So Michael Napier won the election for Law Society president by a margin of two votes to one. Two to one, eh? Frankly, I’m surprised that as many as three members voted. Surely no profession can possibly have so many major grievances against its regulatory body? I don’t know about you, but for a while there I found it a necessary survival tactic at parties to lie about what I do for a living.
The incumbent president made himself a laughing stock, allowing a tiring, faded Bar Council to retain its usual undue degree of influence on the evolution of government policy. And the Kamlesh Bahl episode has made every thinking solicitor wince with shame, from the issues it raised to the way it was handled. But at least the Law Society president no longer gets a compulsory knighthood.
Have you actually read the Law Society rules on conflicts lately? Don’t worry if you haven’t – they’re the same as when you did your training. Strange regulations drawn from a world of domestic conveyancing that has long since passed from the face of the earth. You remember it – all that stuff about not acting for both sides in a transaction unless they are related. Just the sort of sound, contemporary guidance a profession needs as it faces challenges in its commercial heartland from the accountants and the Americans. At the precise point, in other words, when it needs to define its independence in a more robust way than ever.
I find it tragic that the Law Society is so lamentably out of touch with reality for commercial firms and that it is unable to undertake the long overdue review of these rules. It has had to delegate the task to the City of London Law Society, which some say (and, personally, I don’t believe it) is in the process of planning a breakaway society for commercial solicitors only. For years now the commercial end of the legal sector has had to cope with hopelessly inappropriate professional regulation, as financial institutions sued the arse off a solicitors’ profession which was unsure of where its duties lay, even in such simple circumstances as a domestic sale and purchase with a building society mortgage. And it was, after all, the Law Society’s infirm management of its darling mutual professional indemnity fund that allowed the serially negligent to continue in business when the rug should have been drawn smartly from under them. In the process, a shortfall of major proportions arose to our joint and several account.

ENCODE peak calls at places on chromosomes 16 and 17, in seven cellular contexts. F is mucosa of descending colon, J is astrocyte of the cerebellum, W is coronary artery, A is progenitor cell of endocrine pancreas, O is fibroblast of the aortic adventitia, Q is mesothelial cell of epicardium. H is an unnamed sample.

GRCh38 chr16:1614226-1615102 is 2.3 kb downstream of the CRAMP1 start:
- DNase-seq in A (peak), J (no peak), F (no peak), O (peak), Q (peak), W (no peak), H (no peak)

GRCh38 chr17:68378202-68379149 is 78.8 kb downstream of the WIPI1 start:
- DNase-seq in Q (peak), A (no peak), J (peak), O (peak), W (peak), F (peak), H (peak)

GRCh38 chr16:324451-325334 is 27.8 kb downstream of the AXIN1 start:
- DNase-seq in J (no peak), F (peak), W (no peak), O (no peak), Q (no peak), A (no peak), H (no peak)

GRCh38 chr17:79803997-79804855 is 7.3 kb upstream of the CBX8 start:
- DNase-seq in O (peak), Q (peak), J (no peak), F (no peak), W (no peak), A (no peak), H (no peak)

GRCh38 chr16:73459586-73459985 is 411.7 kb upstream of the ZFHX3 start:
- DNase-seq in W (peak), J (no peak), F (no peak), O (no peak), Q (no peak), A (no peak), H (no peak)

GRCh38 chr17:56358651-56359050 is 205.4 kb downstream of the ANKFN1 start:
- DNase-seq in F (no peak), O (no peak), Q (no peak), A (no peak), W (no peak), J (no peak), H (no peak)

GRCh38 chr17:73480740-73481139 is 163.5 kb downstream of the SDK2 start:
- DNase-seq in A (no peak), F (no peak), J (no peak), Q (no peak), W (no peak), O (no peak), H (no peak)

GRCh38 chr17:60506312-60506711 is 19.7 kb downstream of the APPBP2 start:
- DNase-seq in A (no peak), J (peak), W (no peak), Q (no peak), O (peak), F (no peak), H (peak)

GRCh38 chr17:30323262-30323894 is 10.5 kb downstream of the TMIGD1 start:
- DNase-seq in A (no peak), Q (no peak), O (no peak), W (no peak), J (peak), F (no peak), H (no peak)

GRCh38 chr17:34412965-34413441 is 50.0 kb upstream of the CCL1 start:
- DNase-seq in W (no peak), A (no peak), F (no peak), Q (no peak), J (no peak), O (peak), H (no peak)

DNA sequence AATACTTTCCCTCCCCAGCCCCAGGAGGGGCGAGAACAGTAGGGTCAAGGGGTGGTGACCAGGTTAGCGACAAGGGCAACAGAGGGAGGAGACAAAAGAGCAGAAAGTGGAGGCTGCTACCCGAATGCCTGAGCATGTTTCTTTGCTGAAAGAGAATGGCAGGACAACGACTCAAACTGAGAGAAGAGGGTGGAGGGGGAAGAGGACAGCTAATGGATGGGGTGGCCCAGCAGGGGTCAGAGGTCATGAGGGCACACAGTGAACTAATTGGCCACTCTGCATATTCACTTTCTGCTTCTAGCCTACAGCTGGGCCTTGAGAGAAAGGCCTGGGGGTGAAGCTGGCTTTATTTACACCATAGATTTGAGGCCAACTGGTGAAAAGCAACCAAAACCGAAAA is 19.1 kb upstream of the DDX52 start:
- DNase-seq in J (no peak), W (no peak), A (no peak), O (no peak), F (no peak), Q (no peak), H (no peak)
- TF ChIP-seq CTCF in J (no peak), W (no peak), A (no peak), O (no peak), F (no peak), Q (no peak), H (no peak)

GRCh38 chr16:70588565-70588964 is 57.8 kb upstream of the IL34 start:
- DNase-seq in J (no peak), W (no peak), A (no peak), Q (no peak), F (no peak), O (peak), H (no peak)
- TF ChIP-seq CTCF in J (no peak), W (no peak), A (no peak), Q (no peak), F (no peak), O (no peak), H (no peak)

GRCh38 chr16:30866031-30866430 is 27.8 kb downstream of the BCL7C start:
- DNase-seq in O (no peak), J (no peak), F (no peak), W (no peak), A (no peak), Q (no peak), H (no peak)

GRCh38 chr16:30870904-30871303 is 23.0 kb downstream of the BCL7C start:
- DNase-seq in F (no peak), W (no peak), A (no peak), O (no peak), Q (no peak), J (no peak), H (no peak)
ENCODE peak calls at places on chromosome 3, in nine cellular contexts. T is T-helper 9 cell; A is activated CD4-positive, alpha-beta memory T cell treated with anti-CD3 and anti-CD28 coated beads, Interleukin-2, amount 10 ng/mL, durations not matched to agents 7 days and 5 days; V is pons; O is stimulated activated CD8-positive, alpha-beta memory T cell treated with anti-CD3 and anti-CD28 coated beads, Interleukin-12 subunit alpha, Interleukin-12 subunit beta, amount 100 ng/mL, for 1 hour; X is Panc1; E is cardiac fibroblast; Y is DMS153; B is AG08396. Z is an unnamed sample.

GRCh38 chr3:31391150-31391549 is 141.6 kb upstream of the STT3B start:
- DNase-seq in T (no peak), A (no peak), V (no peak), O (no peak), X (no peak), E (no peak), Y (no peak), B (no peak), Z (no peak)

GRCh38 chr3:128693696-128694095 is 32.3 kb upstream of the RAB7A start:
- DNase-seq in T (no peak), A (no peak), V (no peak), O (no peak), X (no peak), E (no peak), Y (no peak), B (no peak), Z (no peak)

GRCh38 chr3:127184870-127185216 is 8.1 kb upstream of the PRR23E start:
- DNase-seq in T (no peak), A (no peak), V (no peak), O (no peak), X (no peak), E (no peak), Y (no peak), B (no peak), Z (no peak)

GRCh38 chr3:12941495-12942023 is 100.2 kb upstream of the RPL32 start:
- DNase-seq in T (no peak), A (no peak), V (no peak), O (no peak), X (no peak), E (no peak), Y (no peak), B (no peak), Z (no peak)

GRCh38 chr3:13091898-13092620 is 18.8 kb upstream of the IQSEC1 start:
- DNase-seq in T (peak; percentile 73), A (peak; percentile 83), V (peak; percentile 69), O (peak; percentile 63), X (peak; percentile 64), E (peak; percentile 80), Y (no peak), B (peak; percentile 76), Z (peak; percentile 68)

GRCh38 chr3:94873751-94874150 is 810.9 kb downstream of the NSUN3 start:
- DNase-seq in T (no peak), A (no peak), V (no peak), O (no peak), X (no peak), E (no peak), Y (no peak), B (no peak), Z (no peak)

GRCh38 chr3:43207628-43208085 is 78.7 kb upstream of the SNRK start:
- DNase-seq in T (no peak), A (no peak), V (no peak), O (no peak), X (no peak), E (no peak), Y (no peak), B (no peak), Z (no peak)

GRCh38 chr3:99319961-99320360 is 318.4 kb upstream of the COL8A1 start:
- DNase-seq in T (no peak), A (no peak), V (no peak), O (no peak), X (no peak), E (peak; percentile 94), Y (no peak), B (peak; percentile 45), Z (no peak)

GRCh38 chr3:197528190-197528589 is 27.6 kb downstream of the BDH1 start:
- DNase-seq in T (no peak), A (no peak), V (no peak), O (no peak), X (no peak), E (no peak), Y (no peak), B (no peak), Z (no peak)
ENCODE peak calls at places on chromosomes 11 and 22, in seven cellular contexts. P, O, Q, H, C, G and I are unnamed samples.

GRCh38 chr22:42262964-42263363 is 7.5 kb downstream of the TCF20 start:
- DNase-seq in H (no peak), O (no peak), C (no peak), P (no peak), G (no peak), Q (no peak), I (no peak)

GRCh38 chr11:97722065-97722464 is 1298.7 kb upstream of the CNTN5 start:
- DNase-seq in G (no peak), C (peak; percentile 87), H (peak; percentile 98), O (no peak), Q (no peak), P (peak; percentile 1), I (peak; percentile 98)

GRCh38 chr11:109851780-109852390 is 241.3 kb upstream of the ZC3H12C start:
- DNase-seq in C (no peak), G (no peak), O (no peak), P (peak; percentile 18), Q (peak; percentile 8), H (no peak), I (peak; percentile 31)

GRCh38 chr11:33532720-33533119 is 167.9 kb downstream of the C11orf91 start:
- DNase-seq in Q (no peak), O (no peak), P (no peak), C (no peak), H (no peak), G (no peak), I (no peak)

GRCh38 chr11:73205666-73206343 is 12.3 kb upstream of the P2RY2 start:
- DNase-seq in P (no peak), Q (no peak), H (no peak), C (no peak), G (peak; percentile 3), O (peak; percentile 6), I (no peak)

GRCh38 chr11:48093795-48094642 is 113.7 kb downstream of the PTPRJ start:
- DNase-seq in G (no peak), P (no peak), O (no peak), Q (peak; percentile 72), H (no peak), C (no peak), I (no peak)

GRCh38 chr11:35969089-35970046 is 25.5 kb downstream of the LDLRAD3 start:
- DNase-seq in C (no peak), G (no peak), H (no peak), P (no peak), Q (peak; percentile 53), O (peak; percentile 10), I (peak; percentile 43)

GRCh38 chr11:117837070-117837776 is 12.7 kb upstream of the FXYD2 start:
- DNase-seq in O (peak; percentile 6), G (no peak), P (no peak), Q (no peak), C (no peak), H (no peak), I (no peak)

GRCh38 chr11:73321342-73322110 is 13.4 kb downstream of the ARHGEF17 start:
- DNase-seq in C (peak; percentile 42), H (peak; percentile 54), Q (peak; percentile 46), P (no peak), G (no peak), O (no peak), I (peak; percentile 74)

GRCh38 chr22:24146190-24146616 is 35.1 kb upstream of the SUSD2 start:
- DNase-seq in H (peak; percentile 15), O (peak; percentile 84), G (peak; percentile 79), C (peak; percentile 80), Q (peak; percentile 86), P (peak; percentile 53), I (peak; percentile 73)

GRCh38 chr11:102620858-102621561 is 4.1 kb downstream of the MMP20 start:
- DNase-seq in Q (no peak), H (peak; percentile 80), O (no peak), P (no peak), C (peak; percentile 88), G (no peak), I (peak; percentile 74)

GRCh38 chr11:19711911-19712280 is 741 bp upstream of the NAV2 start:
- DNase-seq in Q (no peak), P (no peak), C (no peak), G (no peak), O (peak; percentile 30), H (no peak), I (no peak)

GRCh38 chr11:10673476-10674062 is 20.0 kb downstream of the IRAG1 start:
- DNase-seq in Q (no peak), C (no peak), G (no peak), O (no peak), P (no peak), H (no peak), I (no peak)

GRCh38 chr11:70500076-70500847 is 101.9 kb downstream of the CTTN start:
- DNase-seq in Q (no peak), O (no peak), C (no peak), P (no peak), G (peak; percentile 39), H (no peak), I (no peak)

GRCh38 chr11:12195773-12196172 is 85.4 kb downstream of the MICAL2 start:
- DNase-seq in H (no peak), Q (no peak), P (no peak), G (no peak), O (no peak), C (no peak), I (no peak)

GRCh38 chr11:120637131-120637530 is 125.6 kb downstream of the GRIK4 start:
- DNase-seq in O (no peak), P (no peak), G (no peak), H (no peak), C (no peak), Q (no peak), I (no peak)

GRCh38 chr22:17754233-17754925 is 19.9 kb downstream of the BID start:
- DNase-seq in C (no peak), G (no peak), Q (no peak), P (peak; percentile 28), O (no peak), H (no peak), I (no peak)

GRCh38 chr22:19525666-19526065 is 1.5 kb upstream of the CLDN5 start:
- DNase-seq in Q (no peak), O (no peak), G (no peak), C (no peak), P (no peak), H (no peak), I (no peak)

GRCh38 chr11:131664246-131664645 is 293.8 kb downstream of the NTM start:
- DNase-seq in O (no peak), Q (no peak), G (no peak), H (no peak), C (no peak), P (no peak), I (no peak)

Then there’s the Solicitors’ Complaints Bureau, for which the Law Society is directly responsible. This is an organisation that is so funereally slow it makes an M25 tailback look recklessly swift. Faced with the tricky task of retaining the trust and confidence of the profession and its clients, it has taken refuge in a bureaucracy so laboured and inefficient that it has forfeited both. Needless to say, clients with legitimate complaints wrongly see this farce as a stitch-up to protect the legal profession, while the ranks of unmeritorious complainants swell daily, thereby adding insult to the injury suffered by the whole profession.
Overall, I seriously question the received wisdom that any kind of self regulation is better than a statutory system. Nothing, and I do mean nothing, could be worse or more damaging than what we now endure.
Leslie Perrin is managing partner of Osborne Clarke. He can be contacted at firstname.lastname@example.org